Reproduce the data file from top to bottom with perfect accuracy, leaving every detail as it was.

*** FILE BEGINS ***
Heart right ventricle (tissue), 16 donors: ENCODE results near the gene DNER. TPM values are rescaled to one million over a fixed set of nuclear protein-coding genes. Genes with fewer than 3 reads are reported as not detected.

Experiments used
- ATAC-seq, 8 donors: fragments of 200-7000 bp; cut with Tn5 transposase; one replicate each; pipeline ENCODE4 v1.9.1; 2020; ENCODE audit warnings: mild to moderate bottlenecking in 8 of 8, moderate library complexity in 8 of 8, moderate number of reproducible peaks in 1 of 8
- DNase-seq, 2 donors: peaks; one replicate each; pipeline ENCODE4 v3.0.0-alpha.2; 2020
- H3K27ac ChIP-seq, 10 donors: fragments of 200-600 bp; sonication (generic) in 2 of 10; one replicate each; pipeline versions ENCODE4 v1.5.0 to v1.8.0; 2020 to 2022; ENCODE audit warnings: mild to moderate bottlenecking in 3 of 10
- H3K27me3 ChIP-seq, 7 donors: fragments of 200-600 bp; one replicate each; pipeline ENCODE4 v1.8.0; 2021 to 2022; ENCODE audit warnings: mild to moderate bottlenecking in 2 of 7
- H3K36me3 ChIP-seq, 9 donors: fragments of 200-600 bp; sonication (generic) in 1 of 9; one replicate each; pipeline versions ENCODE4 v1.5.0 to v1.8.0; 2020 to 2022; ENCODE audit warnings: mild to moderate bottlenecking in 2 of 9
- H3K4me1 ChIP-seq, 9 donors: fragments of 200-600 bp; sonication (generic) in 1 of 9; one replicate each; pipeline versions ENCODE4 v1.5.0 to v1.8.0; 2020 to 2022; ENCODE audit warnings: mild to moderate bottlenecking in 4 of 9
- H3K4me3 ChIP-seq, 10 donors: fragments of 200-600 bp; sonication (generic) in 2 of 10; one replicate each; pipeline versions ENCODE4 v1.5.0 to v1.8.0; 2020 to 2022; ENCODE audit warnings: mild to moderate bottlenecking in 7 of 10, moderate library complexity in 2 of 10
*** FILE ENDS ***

Heart right ventricle (tissue), 16 donors: ENCODE results near the gene DNER. TPM values are rescaled to one million over a fixed set of nuclear protein-coding genes. Genes with fewer than 3 reads are reported as not detected.

Experiments used
- ATAC-seq, 8 donors: fragments of 200-7000 bp; cut with Tn5 transposase; one replicate each; pipeline ENCODE4 v1.9.1; 2020; ENCODE audit warnings: mild to moderate bottlenecking in 8 of 8, moderate library complexity in 8 of 8, moderate number of reproducible peaks in 1 of 8
- DNase-seq, 2 donors: peaks; one replicate each; pipeline ENCODE4 v3.0.0-alpha.2; 2020
- H3K27ac ChIP-seq, 10 donors: fragments of 200-600 bp; sonication (generic) in 2 of 10; one replicate each; pipeline versions ENCODE4 v1.5.0 to v1.8.0; 2020 to 2022; ENCODE audit warnings: mild to moderate bottlenecking in 3 of 10
- H3K27me3 ChIP-seq, 7 donors: fragments of 200-600 bp; one replicate each; pipeline ENCODE4 v1.8.0; 2021 to 2022; ENCODE audit warnings: mild to moderate bottlenecking in 2 of 7
- H3K36me3 ChIP-seq, 9 donors: fragments of 200-600 bp; sonication (generic) in 1 of 9; one replicate each; pipeline versions ENCODE4 v1.5.0 to v1.8.0; 2020 to 2022; ENCODE audit warnings: mild to moderate bottlenecking in 2 of 9
- H3K4me1 ChIP-seq, 9 donors: fragments of 200-600 bp; sonication (generic) in 1 of 9; one replicate each; pipeline versions ENCODE4 v1.5.0 to v1.8.0; 2020 to 2022; ENCODE audit warnings: mild to moderate bottlenecking in 4 of 9
- H3K4me3 ChIP-seq, 10 donors: fragments of 200-600 bp; sonication (generic) in 2 of 10; one replicate each; pipeline versions ENCODE4 v1.5.0 to v1.8.0; 2020 to 2022; ENCODE audit warnings: mild to moderate bottlenecking in 7 of 10, moderate library complexity in 2 of 10